O pioneers!

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Reader's Digest Association, Incorporated, 1990 - Fiction - 206 pages
73 Reviews
The story of the Bergson family and their friends and neighbors. Describes the pioneers' struggle for survival in the barren, underdeveloped Nebraska tableland.

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User Review  - larryerick - LibraryThing

I always had in the back of mind while I was reading this book that it had been written in a much more conservative time. I suspect that it pushed the limits more back then than it feels to be doing ... Read full review

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User Review  - MelissaLenhardt - LibraryThing

Uncharacteristically, I managed to read more than half of this novel without reading the back of book blurb. When I did and saw the word "murder" I laughed. How could such a quiet, deliberate book ... Read full review

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About the author (1990)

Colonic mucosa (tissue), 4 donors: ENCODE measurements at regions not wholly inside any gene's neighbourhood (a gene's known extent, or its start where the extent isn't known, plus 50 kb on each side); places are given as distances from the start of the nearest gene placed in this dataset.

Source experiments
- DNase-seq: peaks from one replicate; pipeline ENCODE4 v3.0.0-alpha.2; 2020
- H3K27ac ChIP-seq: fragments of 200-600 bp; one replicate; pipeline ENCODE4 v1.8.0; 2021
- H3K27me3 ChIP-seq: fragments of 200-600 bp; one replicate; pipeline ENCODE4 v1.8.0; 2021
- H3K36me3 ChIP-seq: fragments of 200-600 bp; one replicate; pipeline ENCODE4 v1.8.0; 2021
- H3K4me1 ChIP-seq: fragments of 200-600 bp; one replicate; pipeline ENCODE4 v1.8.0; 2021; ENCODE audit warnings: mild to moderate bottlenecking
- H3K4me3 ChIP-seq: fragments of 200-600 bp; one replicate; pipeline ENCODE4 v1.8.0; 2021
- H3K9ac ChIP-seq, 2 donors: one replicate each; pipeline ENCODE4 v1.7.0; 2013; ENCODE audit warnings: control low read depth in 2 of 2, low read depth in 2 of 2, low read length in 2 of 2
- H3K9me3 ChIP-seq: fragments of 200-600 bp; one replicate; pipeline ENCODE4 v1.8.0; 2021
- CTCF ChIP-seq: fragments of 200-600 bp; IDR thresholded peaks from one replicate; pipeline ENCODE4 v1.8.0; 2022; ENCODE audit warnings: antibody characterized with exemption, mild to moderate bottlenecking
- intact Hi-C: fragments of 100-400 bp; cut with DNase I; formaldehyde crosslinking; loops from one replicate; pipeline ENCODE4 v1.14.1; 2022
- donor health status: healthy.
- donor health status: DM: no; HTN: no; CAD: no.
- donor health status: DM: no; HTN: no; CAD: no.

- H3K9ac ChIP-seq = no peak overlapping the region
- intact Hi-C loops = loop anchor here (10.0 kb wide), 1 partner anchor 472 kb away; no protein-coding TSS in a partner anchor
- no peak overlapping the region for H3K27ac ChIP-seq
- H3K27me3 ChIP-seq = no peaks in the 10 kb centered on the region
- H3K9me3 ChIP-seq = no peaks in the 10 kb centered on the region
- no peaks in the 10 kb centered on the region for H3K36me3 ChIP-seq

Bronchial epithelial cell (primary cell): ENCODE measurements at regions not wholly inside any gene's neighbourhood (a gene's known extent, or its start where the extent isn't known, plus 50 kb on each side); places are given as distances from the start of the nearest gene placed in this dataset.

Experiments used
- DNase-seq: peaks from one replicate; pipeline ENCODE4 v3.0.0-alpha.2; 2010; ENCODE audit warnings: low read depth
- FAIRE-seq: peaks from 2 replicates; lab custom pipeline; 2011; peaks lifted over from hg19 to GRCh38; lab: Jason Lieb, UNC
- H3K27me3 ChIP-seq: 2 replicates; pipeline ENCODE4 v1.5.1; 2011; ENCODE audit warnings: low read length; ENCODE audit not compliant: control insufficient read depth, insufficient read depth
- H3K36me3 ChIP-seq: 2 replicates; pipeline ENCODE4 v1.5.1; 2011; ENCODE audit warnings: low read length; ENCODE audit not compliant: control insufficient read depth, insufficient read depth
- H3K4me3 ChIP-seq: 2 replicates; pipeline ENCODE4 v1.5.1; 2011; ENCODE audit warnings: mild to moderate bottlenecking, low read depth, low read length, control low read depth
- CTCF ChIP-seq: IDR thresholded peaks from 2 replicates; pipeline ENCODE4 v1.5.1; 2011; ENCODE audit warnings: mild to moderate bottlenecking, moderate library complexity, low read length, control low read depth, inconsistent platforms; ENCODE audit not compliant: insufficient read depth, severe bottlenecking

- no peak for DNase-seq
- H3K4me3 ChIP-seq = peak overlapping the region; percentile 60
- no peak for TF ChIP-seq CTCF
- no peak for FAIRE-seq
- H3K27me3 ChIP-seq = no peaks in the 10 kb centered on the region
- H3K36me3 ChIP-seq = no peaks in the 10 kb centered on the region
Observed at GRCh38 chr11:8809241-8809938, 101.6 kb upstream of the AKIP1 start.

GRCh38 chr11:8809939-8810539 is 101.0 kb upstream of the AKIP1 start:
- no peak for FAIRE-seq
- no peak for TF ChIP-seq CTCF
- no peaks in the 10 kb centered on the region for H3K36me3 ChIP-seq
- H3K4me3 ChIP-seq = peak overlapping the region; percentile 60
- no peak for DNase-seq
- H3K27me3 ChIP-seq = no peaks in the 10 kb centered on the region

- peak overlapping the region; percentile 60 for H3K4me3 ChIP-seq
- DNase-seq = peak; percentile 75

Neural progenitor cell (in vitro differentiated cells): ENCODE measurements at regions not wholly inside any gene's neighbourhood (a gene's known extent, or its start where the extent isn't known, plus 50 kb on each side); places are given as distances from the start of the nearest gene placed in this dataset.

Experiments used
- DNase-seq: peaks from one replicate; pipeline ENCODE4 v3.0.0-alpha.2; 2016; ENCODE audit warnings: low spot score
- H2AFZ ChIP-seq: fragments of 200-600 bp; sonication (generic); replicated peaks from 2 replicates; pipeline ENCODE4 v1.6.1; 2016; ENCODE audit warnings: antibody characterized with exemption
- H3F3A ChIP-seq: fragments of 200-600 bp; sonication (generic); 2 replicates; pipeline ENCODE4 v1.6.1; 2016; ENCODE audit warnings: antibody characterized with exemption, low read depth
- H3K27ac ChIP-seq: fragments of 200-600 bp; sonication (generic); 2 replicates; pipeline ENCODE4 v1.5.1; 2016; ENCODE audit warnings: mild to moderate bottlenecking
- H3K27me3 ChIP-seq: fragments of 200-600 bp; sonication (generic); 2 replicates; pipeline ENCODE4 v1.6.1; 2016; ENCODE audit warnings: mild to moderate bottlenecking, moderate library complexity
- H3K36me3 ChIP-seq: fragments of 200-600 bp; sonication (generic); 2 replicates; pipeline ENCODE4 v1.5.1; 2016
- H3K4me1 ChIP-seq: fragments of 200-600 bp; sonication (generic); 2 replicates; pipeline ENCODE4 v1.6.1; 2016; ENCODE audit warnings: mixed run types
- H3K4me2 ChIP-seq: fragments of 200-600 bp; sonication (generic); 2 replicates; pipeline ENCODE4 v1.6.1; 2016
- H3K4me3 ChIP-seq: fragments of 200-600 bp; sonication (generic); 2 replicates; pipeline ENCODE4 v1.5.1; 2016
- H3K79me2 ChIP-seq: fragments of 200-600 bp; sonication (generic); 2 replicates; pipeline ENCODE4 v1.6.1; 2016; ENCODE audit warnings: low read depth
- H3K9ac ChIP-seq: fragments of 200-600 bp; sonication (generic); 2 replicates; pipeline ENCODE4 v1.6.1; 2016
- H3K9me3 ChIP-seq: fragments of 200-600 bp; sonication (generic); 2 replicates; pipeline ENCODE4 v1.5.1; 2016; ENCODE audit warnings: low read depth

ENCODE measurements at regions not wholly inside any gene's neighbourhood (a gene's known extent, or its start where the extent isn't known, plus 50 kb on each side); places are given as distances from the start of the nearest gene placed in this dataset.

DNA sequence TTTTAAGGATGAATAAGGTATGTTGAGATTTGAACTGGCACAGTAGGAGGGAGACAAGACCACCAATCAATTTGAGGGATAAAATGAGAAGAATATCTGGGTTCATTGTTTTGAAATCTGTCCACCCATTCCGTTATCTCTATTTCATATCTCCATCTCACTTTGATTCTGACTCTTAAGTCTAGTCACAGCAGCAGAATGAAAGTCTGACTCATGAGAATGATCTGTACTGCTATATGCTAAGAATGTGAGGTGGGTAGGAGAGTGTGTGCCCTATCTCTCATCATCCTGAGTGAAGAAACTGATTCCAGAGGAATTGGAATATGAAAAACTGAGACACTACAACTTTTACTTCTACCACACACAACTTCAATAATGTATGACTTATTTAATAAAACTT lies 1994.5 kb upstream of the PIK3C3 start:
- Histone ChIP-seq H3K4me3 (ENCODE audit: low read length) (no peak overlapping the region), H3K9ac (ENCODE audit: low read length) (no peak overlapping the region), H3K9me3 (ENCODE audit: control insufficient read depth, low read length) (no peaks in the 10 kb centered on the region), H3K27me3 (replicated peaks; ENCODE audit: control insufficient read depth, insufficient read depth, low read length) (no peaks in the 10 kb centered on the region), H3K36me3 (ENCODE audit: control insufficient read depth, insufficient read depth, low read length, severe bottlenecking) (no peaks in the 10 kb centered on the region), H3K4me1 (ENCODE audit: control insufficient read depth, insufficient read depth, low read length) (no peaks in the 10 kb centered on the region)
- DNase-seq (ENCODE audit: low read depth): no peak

Willa Siebert Cather was born in 1873 in the home of her maternal grandmother in western Virginia. Although she had been named Willela, her family always called her "Willa." Upon graduating from the University of Nebraska in 1895, Cather moved to Pittsburgh where she worked as a journalist and teacher while beginning her writing career. In 1906, Cather moved to New York to become a leading magazine editor at McClure's Magazine before turning to writing full-time. She continued her education, receiving her doctorate of letters from the University of Nebraska in 1917, and honorary degrees from the University of Michigan, the University of California, Columbia, Yale, and Princeton. Cather wrote poetry, short stories, essays, and novels, winning awards including the Pulitzer Prize for her novel, One of Ours, about a Nebraska farm boy during World War I. She also wrote The Professor's House, My Antonia, Death Comes for the Archbishop, and Lucy Gayheart. Some of Cather's novels were made into movies, the most well-known being A Lost Lady, starring Barbara Stanwyck. In 1961, Willa Cather was the first woman ever voted into the Nebraska Hall of Fame. She was also inducted into the Hall of Great Westerners in Oklahoma in 1974, and the National Women's Hall of Fame in Seneca, New York in 1988. Cather died on April 24, 1947, of a cerebral hemorrhage, in her Madison Avenue, New York home, where she had lived for many years.

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